18 April 2016
Government can pre-empt political agitation and terrorist activities by imported workers and local militants by monitoring them via the lens of Biopolitics and networked surveillance.
It is a given that Singapore’s strength – its open economy – is also its greatest weakness in an era of increasingly porous borders and competitive labour markets. Singapore attracts both high and low skilled foreign workers. Leaving aside the possible reactionary rise of xenophobia amongst some Singaporeans, there is a logical expectation that foreign nationals who are granted permission to work in Singapore may carry their diasporic politics here. It is even more alarming that they may engage in diasporic activities directed at their countries of origin while in Singapore.
One must surely be concerned about sit-ins by workers from South Asia at the Ministry of Manpower in the early 2000s. Then came the SMRT strike by bus workers from China. The Little India Riot of 2013 raised the curtain on the fact that certain segments of South Asian workers tended to assume that meting out ‘street justice’ was the norm when an outrage was perpetrated against their co-nationals. Increasingly Singaporeans have to be concerned that what they read in world news about complex relationships between government and society in many labour-sending countries may find its way here.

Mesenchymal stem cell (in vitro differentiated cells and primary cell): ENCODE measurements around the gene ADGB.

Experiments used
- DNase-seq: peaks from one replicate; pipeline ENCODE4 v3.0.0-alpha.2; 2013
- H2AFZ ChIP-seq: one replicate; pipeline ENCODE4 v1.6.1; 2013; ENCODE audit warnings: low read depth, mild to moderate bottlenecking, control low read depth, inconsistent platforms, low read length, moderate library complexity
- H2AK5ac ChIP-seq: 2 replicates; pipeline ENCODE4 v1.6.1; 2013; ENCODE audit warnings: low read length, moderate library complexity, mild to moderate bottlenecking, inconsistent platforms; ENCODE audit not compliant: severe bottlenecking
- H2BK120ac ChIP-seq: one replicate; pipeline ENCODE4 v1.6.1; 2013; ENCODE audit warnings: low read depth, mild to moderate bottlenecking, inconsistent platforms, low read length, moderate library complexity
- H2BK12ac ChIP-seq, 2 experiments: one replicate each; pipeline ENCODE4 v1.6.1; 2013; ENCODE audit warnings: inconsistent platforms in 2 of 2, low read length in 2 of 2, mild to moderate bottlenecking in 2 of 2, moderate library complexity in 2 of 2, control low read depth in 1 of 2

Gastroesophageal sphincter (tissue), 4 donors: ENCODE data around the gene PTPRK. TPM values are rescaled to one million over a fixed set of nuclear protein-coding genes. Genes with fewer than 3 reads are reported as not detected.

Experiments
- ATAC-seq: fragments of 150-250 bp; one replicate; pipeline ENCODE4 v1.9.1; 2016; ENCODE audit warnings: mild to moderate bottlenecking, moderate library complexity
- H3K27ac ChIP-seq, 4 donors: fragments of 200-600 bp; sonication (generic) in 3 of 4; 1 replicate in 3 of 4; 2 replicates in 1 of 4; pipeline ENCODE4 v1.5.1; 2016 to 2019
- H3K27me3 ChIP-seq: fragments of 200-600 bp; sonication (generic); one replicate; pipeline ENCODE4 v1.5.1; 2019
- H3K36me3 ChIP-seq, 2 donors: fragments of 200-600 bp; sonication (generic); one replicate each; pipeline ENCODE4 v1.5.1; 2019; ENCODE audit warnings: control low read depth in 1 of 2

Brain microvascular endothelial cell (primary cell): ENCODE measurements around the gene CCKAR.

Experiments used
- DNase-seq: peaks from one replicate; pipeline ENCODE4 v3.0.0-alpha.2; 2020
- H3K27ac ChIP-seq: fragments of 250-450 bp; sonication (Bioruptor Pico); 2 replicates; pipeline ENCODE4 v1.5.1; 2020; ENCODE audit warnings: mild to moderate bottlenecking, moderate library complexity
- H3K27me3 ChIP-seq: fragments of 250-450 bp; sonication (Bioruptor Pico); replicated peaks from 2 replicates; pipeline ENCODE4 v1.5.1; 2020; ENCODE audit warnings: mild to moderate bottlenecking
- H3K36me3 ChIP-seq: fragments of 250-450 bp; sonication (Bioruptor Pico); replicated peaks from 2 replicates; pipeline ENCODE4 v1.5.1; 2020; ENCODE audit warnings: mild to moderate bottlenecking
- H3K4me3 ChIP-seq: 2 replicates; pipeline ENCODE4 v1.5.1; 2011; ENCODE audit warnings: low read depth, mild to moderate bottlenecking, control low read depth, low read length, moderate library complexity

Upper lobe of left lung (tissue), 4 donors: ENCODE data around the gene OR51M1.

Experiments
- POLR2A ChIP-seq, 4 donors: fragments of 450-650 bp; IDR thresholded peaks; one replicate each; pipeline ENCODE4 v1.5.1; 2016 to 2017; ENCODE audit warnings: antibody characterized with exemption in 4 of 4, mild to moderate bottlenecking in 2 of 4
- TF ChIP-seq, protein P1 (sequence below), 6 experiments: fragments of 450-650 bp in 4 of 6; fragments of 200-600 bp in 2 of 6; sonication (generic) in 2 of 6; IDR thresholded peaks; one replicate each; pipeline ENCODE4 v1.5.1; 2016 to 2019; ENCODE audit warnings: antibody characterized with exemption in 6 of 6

… Alan Chong is Associate Professor at the Centre for Multilateralism Studies and Tamara Nair is Research Fellow at the Centre for Non-Traditional Security (NTS) Studies, both at the S. Rajaratnam School of International Studies (RSIS), Nanyang Technological University, Singapore.
CMS / GPO / NTS Centre / Online
Last updated on 19/04/2016